This is basically a commission for executing a part of the sales process, so the first suggestion is that only appointments that result in closed sales result in a commission (even though the appointment setter doesn’t close it). That will lead to better quality appointments and some accountability for not wasting the time of the “closers.”
As far as how much to pay, it’s probably best to start with the total comp needed to attract the right kind of people into the role, and a reasonable number of appointments they should be able to set (that close) per month. If some portion is being paid as base salary, then take the remaining total comp at target per month and divide by the expected number of total appointments that close, and that’s the rate per appointment. Finally, check affordability – is each appointment worth that amount to the company? If not, the sales model doesn’t work and needs a re-think. If so, you’ve got your answer.
The rate per appointment varies wildly from one industry to the next, based on the maturity of the business, the strength of the brand, access to good target buyer lists, etc. But the fundamentals above will guide the comp designer to the right answer.
I have put in links to a couple of “Sales Comp Answers” below that are not specifically about this exact situation, but that do give more detail about the principles that will guide you here.
Telesales generally comes in two big categories: inbound and outbound. Inbound reps are responding appropriately to the calls that come in, generally triggered by marketing of some kind (ads, promotions, etc.). Outbound reps target prospects and initiate contact themselves.
In general, inbound telesales is one of the lower prominence sales roles, and also generally lower in TCC (Target Cash Compensation) than the outbound rep. So there may be less pay at risk as a percent of total compensation for the inbound rep than for any other member of the sales team (including field roles). And there would also be less upside for over-achievement for these roles. But their base pay level may be higher than that of an outbound telesales rep.
Outbound telesales reps are often one of the highest prominence sales roles, and may even function very close to the level of a field rep with the distinction that they don’t actually visit the customers on-site. Often their plans are relatively aggressive in terms of pay mix (50/50 might be typical, but check on this for your industry), and include some dramatic upside for overperformance. They are usually running shorter sales cycles than the field rep with their total quota made up of a large number of small deals. So they are often paid monthly even when the field rep is paid quarterly.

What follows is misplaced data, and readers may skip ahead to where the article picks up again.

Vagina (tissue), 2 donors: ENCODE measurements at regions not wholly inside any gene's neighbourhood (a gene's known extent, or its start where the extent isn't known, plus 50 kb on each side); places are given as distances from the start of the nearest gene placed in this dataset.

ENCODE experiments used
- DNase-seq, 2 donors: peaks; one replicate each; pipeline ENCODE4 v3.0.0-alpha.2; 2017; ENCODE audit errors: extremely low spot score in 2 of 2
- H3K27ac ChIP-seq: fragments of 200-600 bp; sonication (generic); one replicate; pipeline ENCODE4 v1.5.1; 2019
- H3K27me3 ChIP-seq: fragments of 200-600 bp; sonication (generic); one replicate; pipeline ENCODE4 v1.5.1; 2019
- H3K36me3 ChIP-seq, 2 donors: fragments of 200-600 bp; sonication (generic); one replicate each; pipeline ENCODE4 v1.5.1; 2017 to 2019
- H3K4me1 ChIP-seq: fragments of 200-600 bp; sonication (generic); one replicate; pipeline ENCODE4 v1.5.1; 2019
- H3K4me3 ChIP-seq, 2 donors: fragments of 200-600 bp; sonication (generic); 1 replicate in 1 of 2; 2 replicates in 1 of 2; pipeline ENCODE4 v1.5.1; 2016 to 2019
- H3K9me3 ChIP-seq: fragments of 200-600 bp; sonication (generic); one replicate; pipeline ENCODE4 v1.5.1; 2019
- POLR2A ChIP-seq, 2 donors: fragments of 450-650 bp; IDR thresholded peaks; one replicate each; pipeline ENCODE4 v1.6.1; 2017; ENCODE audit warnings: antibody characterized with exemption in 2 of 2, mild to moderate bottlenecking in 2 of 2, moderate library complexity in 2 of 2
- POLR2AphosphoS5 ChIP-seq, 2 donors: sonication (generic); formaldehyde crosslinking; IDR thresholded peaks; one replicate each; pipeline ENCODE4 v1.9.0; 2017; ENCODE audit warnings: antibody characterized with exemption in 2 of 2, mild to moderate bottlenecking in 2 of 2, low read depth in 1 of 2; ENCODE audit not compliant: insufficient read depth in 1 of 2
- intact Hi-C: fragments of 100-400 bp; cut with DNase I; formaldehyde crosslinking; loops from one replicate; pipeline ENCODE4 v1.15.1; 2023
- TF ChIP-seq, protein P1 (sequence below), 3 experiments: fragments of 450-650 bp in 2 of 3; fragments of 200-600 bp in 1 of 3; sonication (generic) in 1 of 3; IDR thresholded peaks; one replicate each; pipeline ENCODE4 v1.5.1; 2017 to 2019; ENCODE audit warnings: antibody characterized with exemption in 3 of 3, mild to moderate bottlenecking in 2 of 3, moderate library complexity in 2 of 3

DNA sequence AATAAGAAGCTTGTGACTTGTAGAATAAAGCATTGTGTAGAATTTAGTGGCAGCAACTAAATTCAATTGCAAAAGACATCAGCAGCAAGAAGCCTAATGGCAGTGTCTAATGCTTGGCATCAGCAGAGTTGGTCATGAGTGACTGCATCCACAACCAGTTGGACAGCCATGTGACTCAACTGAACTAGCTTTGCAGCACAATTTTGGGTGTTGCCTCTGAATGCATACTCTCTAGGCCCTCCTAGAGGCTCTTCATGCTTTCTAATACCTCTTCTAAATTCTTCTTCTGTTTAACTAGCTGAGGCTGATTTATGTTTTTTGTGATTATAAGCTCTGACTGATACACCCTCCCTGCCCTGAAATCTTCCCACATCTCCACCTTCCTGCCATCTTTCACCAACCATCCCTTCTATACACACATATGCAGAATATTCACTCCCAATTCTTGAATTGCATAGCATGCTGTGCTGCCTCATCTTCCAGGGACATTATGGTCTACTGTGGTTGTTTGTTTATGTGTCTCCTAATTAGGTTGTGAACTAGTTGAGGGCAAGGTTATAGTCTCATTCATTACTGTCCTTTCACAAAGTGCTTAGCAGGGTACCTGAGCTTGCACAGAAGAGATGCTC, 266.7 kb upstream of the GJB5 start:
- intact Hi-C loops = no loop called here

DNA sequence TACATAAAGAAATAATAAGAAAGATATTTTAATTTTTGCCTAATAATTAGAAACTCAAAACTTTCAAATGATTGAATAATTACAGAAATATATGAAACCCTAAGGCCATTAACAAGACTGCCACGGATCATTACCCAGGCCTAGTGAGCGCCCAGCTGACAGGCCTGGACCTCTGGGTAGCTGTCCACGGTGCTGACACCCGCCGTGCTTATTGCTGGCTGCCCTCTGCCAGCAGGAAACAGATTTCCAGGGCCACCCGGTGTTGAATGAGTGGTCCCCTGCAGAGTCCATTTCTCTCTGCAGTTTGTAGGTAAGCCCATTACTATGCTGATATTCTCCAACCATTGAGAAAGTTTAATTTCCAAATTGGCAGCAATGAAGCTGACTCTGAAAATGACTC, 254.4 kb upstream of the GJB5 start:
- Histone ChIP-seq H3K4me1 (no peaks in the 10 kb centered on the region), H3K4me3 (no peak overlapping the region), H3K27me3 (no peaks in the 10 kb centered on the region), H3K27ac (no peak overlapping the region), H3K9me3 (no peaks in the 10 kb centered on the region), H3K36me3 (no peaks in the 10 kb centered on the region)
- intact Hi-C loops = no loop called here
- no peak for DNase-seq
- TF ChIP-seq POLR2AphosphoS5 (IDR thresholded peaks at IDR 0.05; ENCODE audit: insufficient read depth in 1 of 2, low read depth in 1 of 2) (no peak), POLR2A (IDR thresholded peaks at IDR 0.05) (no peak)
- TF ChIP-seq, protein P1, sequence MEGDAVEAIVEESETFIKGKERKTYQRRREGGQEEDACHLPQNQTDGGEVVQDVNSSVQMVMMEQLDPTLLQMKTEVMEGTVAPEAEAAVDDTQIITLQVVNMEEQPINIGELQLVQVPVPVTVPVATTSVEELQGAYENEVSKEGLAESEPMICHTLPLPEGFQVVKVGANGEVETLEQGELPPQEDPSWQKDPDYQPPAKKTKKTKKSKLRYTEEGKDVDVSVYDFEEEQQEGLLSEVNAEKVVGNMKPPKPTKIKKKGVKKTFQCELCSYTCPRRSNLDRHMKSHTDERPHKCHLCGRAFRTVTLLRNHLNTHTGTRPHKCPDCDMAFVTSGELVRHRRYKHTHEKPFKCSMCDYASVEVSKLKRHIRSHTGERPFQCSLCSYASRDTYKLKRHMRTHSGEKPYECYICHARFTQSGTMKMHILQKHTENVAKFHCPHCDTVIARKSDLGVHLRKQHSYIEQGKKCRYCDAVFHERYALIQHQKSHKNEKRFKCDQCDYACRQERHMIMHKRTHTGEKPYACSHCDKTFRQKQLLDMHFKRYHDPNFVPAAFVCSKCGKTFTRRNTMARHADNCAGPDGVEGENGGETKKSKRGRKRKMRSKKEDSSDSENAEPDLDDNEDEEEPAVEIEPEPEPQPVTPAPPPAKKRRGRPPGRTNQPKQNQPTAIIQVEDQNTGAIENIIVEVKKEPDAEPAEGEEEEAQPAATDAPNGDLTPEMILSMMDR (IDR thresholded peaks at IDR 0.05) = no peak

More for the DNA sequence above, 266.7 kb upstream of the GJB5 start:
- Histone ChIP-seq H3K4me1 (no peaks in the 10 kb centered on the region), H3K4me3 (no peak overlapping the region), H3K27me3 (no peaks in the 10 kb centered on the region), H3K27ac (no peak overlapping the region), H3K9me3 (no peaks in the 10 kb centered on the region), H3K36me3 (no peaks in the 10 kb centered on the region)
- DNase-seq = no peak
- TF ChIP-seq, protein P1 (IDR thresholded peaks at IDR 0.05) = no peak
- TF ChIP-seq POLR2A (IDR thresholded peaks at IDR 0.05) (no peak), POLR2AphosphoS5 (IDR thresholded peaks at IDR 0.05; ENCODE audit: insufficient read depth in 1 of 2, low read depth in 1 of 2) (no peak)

Outbound renewal-only telesales reps are one more refinement of the above, with responsibility for calling into the existing customer base to secure a renewal for a subscription-type service (e.g., phone service, online data access, SaaS). They may have upsell/cross-sell opportunities as well. For these roles, there is probably a known/expected renewal rate. Ideally their earnings start to be meaningful at some minimum acceptable rate of renewal generation, and go up dramatically if they manage to beat expectations and/or add on services. For example, if 85% of customers renew when prompted, then the performance threshold might be 75% or 80% of customers renewing. And outstanding or “excellence” performance might be set at 90% or 95% of customers renewing. Clearly no more than 100% of customers can renew, resulting in a natural cap if the plan rewards for percent of customers renewing. In order to ensure meaningful earnings throughout the year, this role would most often be paid monthly based on results that month (not cumulatively for year-to-date performance).
Standard direct rep plans, in contrast to the renewal-only telesales plan, would likely have
- More total compensation at target (as field roles generally do, compared to inside roles)
- Wider performance ranges (for example, 50% of quota as the threshold and 150% of quota as excellence performance, or maybe 75% to 125%)
- A core measure (like sales value) augmented by a secondary measure of sale quality (like profitability, new name account, or percent of sales from a strategically important product line).
Practices vary from situation to situation, but these general directional pointers would apply in many businesses with these roles. If you have good ideas to add, please comment below!
In some businesses the job of identifying qualified interested prospects is done by an inside lead generation role. When considering incentive compensation arrangements for these roles, these tips may be helpful:
- Pay only for leads that close, not for all appointments/leads. If you pay for all leads, you’ll likely compromise lead quality and end up wasting the time of your sales people who will have to re-qualify them before investing more time.
- If the Lead Gen person has some ability to know which leads are likely to close as “large” deals/relationships (whatever that means in your world) and which ones could be smaller, then you may want to pay differently based on deal size – less for smaller deals and more for larger ones. If, however, they have little ability to anticipate eventual deal size then you might just pay a flat amount for leads that close.
- How much to pay for each lead goes back to the basics of how much you need to deliver in total comp, how much in the base vs. the incentive, and how many deals (or how much sales value or margin value) you expect to come out of their efforts. Then you do the math to figure out the rates. And if it’s not affordable, then you’ve got a selling model issue (means this may not work for your company).